🇨🇳 China reports first quarter G.D.P. on Friday, widely expected to show its first contraction in more than 40 years.

Deals

• PayPal and Intuit have won approval to distribute emergency loans to small businesses. (CNBC)

• Macy’s has hired Lazard to explore rescue financing options. (Reuters)

• In the era of social distancing, deal makers are conducting due diligence via drone. (Bloomberg)

Politics and policy

• The Trump administration has backed off tougher rules on food stamps, at least for now. (NYT)

• Lawmakers who have long lobbied for the U.S. to be tougher on China are using the pandemic to press for punitive measures. (NYT)

Tech

• Apple and Google are teaming up on a smartphone feature that enables users to track infected people they’ve come close to. (NYT)

• Can you run a continent via Zoom? (The Economist)

• How to prevent “Zoombombing” in a few easy steps. (NYT)

Best of the rest

• Big Business promised a gentler form of capitalism. It’s not happening during the pandemic. (NYT)

• Will Burning Man be the same in virtual form? (NYT)

• “This is what it will take to get us back outside” (MIT Tech Review)

We’d love your feedback. Please email thoughts and suggestions to dealbook@nytimes.com.

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Bob Iger Thought He Was Leaving on Top. Now, He’s Fighting for Disney’s Life.

The Walt Disney Company turned franchises like Marvel and “Star Wars” into the biggest media business in the world, and last fall it was putting the finishing touches on the image of a storied character: its chief executive, Bob Iger.

In late September, Mr. Iger, 69, published “The Ride of a Lifetime,” an engaging work of self-hagiography. The handsome executive, who seriously considered running for president this year, spent the next month on the kind of media tour that Disney is known for: he reveled in the successful start of a streaming service that immediately rivaled Netflix, was hailed as “businessperson of the year” by Time and described as “Hollywood’s nicest C.E.O.” in an article in the The Times by Maureen Dowd. Even his friends wondered if the soft-focus Instagram ads produced for his MasterClass on leadership were a bit much.

It all went so well that Mr. Iger decided it was time to do something he had postponed four times since 2013: retire as C.E.O.

In early December, Disney executives say, he told his board that he was ready to leave. Around that time, a handful of people in Wuhan, China, began developing mysterious coughs.

At the end of January, a few days after Disney was forced to close its Shanghai theme park as the coronavirus spread, Mr. Iger and the board stuck with their plan, agreeing that he would step back to become executive chairman and that the low-profile head of the parks and cruise business, Bob Chapek, would take over immediately as chief executive. They finalized the arrangement even as the stock market began to shudder. And on Feb. 25, they shocked Hollywood with the news that Mr. Iger’s 15-year run had ended.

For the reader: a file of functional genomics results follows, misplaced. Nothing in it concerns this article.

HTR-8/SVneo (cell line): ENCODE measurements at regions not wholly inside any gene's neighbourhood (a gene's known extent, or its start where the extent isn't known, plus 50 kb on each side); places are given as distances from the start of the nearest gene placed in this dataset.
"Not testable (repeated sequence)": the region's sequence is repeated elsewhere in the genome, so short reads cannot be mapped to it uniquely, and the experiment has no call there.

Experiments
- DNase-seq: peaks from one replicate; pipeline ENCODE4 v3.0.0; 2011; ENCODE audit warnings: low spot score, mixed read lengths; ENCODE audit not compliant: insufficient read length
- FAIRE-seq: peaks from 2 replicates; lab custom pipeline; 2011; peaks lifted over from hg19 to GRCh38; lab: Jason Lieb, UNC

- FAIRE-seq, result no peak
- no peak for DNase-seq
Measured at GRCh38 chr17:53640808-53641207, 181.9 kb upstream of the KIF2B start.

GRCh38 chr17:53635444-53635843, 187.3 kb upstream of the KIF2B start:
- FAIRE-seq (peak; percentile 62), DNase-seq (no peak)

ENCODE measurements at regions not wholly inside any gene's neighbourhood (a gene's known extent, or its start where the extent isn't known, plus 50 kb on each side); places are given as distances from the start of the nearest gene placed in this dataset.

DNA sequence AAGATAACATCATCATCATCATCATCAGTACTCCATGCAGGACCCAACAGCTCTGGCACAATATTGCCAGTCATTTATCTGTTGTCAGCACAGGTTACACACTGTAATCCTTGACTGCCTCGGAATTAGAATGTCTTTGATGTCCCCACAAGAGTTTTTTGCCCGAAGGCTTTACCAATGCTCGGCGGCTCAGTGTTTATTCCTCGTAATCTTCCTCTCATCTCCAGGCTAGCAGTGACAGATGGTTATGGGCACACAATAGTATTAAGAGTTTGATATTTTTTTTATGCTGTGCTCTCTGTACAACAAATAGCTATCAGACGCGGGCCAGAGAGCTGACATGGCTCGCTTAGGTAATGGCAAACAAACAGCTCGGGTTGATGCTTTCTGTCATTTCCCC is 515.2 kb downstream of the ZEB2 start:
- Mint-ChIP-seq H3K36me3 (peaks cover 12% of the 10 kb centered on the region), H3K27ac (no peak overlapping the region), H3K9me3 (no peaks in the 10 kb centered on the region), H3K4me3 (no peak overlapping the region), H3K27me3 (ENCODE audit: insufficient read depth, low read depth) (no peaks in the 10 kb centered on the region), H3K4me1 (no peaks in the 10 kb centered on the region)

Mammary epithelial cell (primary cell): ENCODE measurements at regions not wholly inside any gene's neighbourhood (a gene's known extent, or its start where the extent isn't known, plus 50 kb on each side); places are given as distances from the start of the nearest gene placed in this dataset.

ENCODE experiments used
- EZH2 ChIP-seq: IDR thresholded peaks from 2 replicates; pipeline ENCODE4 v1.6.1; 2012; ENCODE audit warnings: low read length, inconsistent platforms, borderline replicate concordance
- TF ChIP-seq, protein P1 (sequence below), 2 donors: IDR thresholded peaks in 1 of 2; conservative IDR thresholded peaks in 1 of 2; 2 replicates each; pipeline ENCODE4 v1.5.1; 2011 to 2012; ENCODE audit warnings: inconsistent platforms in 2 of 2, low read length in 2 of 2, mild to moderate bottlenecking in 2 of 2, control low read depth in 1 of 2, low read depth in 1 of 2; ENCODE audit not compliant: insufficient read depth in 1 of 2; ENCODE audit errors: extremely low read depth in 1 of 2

The seemingly abrupt announcement prompted intense speculation about the reasons for Mr. Iger’s exit. “Sex or health?” one media executive who knows him texted another that night. Two weeks later, a different question emerged: Had Mr. Iger, with his deep ties to China and legendary timing, seen the coronavirus about to devastate his global realm? Did he get out just in time?

Mr. Iger, who has always carefully managed his image, told me in an email, there was no more than met the eye.

“No surprises … nothing hidden … nothing different or odd to speculate about ….,” he wrote, ellipses and all.

In fact, people close to Mr. Iger and the company said in interviews that the real question wasn’t whether he saw the crisis coming — but whether his focus on burnishing his own legacy and assuring a smooth succession left him distracted as the threats to the business grew. No big media company is more dependent on its customers’ social and physical proximity than Disney, with its theme parks and cruise lines. Few have been hit harder by the pandemic.

And now, Mr. Iger has effectively returned to running the company. After a few weeks of letting Mr. Chapek take charge, Mr. Iger smoothly reasserted control, BlueJeans video call by BlueJeans video call. (Disney does not use Zoom for its meetings for security reasons.)

The new, nominal chief executive is referred to, almost kindergarten style, as “Bob C,” while Mr. Iger is still just “Bob.” And his title is “executive chairman” — emphasis on the first word.

Mr. Iger is now intensely focused on remaking a company that will emerge, he believes, deeply changed by the crisis. The sketch he has drawn for associates offers a glimpse at the post-pandemic future: It’s a Disney with fewer employees, leading the new and uncertain business of how to gather people safely for entertainment.

“It’s a matter of great good fortune that he didn’t just leave,” said Richard Plepler, the former HBO chief. “This is a moment where people first and foremost are looking to an example of leadership that has proved itself over an extended period of time — and Bob personifies that.”

The story of the Walt Disney Company since Mr. Iger’s predecessor, Michael Eisner, took it over in 1984 is one of astonishing growth that has become the model for the modern, global media business. The company turned its tatty icons like Mickey Mouse into cash cows. Mr. Iger has spent more than 40 years working for companies that are now part of Disney, and has earned his reputation through bold acquisitions. He bought Pixar, then Marvel, then Lucasfilms, for single-digit billions, and quickly created many more billions in value with them. Mr. Iger had the greatest job on earth, ruling not just a company but a “nation-state,” as California’s governor, Gavin Newsom, described Disney recently.